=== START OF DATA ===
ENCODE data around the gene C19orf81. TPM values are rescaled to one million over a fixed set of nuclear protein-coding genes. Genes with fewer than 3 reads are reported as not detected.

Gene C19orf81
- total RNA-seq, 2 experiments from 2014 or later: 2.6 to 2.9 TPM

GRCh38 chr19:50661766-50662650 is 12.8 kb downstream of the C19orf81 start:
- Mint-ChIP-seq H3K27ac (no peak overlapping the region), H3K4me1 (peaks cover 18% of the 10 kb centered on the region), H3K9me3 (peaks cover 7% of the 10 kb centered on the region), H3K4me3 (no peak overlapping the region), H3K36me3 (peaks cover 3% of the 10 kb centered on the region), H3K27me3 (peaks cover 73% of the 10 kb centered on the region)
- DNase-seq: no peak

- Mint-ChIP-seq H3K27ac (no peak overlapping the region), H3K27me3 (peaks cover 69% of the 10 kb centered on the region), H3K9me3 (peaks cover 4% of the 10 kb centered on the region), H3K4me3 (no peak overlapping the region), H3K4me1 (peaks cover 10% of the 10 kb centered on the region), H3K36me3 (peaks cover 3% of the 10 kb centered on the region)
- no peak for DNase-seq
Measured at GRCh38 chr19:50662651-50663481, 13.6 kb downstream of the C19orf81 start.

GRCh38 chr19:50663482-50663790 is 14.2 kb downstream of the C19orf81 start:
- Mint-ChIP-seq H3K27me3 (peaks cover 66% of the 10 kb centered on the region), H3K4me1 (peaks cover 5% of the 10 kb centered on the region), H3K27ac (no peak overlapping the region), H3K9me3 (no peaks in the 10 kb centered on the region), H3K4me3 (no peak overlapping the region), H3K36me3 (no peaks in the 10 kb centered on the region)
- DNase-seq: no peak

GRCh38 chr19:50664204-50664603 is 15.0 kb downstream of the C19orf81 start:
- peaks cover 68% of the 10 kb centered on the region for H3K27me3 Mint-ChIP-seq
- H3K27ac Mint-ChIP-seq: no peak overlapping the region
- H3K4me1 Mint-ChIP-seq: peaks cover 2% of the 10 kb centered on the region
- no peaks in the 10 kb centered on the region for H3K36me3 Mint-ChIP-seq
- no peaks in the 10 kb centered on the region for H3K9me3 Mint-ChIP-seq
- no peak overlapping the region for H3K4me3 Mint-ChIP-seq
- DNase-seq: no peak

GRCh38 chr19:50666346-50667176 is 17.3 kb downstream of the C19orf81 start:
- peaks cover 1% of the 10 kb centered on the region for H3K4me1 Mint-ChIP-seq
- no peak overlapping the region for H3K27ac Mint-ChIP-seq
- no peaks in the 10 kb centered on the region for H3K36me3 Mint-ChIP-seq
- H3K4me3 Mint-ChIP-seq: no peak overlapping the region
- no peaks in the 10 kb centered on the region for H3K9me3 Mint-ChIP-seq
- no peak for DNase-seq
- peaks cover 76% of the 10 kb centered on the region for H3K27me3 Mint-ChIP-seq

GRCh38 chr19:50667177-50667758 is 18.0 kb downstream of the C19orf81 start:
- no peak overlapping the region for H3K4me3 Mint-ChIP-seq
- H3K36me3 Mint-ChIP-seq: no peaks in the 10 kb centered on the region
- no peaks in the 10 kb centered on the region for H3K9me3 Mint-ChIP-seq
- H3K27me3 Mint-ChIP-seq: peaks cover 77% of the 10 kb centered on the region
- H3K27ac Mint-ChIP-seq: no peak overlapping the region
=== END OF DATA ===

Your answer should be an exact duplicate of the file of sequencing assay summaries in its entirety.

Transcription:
ENCODE data around the gene C19orf81. TPM values are rescaled to one million over a fixed set of nuclear protein-coding genes. Genes with fewer than 3 reads are reported as not detected.

Gene C19orf81
- total RNA-seq, 2 experiments from 2014 or later: 2.6 to 2.9 TPM

GRCh38 chr19:50661766-50662650 is 12.8 kb downstream of the C19orf81 start:
- Mint-ChIP-seq H3K27ac (no peak overlapping the region), H3K4me1 (peaks cover 18% of the 10 kb centered on the region), H3K9me3 (peaks cover 7% of the 10 kb centered on the region), H3K4me3 (no peak overlapping the region), H3K36me3 (peaks cover 3% of the 10 kb centered on the region), H3K27me3 (peaks cover 73% of the 10 kb centered on the region)
- DNase-seq: no peak

- Mint-ChIP-seq H3K27ac (no peak overlapping the region), H3K27me3 (peaks cover 69% of the 10 kb centered on the region), H3K9me3 (peaks cover 4% of the 10 kb centered on the region), H3K4me3 (no peak overlapping the region), H3K4me1 (peaks cover 10% of the 10 kb centered on the region), H3K36me3 (peaks cover 3% of the 10 kb centered on the region)
- no peak for DNase-seq
Measured at GRCh38 chr19:50662651-50663481, 13.6 kb downstream of the C19orf81 start.

GRCh38 chr19:50663482-50663790 is 14.2 kb downstream of the C19orf81 start:
- Mint-ChIP-seq H3K27me3 (peaks cover 66% of the 10 kb centered on the region), H3K4me1 (peaks cover 5% of the 10 kb centered on the region), H3K27ac (no peak overlapping the region), H3K9me3 (no peaks in the 10 kb centered on the region), H3K4me3 (no peak overlapping the region), H3K36me3 (no peaks in the 10 kb centered on the region)
- DNase-seq: no peak

GRCh38 chr19:50664204-50664603 is 15.0 kb downstream of the C19orf81 start:
- peaks cover 68% of the 10 kb centered on the region for H3K27me3 Mint-ChIP-seq
- H3K27ac Mint-ChIP-seq: no peak overlapping the region
- H3K4me1 Mint-ChIP-seq: peaks cover 2% of the 10 kb centered on the region
- no peaks in the 10 kb centered on the region for H3K36me3 Mint-ChIP-seq
- no peaks in the 10 kb centered on the region for H3K9me3 Mint-ChIP-seq
- no peak overlapping the region for H3K4me3 Mint-ChIP-seq
- DNase-seq: no peak

GRCh38 chr19:50666346-50667176 is 17.3 kb downstream of the C19orf81 start:
- peaks cover 1% of the 10 kb centered on the region for H3K4me1 Mint-ChIP-seq
- no peak overlapping the region for H3K27ac Mint-ChIP-seq
- no peaks in the 10 kb centered on the region for H3K36me3 Mint-ChIP-seq
- H3K4me3 Mint-ChIP-seq: no peak overlapping the region
- no peaks in the 10 kb centered on the region for H3K9me3 Mint-ChIP-seq
- no peak for DNase-seq
- peaks cover 76% of the 10 kb centered on the region for H3K27me3 Mint-ChIP-seq

GRCh38 chr19:50667177-50667758 is 18.0 kb downstream of the C19orf81 start:
- no peak overlapping the region for H3K4me3 Mint-ChIP-seq
- H3K36me3 Mint-ChIP-seq: no peaks in the 10 kb centered on the region
- no peaks in the 10 kb centered on the region for H3K9me3 Mint-ChIP-seq
- H3K27me3 Mint-ChIP-seq: peaks cover 77% of the 10 kb centered on the region
- H3K27ac Mint-ChIP-seq: no peak overlapping the region